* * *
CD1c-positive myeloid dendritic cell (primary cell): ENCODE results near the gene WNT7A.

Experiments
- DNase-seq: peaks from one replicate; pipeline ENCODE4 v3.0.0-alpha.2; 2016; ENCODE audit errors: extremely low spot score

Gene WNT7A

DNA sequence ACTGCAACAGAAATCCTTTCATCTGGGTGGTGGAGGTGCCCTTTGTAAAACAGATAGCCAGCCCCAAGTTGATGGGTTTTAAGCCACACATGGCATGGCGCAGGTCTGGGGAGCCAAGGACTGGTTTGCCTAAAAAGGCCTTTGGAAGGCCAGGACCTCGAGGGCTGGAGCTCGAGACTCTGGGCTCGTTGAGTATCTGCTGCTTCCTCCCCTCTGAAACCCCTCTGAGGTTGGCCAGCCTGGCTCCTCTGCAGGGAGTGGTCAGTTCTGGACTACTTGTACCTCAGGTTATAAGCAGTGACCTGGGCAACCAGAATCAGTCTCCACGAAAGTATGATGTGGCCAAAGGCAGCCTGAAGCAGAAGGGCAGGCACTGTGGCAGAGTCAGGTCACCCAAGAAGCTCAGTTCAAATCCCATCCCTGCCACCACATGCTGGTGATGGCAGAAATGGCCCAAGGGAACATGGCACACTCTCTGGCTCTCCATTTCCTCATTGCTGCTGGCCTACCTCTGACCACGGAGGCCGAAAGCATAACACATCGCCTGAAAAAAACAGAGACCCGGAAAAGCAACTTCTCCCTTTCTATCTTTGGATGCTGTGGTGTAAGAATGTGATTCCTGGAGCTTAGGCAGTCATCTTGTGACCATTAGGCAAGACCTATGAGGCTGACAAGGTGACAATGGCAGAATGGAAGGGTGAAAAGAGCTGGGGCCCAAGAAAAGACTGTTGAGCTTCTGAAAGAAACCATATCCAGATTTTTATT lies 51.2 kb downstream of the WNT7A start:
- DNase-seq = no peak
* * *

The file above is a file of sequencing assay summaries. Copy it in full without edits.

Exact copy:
CD1c-positive myeloid dendritic cell (primary cell): ENCODE results near the gene WNT7A.

Experiments
- DNase-seq: peaks from one replicate; pipeline ENCODE4 v3.0.0-alpha.2; 2016; ENCODE audit errors: extremely low spot score

Gene WNT7A

DNA sequence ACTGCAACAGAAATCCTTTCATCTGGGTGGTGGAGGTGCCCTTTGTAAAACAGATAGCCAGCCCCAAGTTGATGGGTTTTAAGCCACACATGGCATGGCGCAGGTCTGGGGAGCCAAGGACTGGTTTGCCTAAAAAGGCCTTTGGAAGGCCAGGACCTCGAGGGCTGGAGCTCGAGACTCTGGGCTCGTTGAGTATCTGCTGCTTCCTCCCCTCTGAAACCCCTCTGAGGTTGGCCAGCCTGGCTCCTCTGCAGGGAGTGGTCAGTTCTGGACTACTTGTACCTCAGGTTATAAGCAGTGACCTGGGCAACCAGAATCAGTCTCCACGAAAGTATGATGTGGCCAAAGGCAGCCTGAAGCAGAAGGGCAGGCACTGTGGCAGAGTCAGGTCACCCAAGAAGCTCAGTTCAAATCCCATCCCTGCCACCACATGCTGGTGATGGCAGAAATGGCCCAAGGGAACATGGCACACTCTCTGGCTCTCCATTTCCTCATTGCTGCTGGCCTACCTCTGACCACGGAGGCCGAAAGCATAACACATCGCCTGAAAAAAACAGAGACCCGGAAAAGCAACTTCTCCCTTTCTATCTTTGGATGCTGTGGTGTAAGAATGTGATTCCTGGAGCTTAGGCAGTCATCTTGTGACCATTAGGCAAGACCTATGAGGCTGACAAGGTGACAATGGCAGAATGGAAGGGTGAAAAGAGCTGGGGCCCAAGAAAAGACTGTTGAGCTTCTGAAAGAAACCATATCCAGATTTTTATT lies 51.2 kb downstream of the WNT7A start:
- DNase-seq = no peak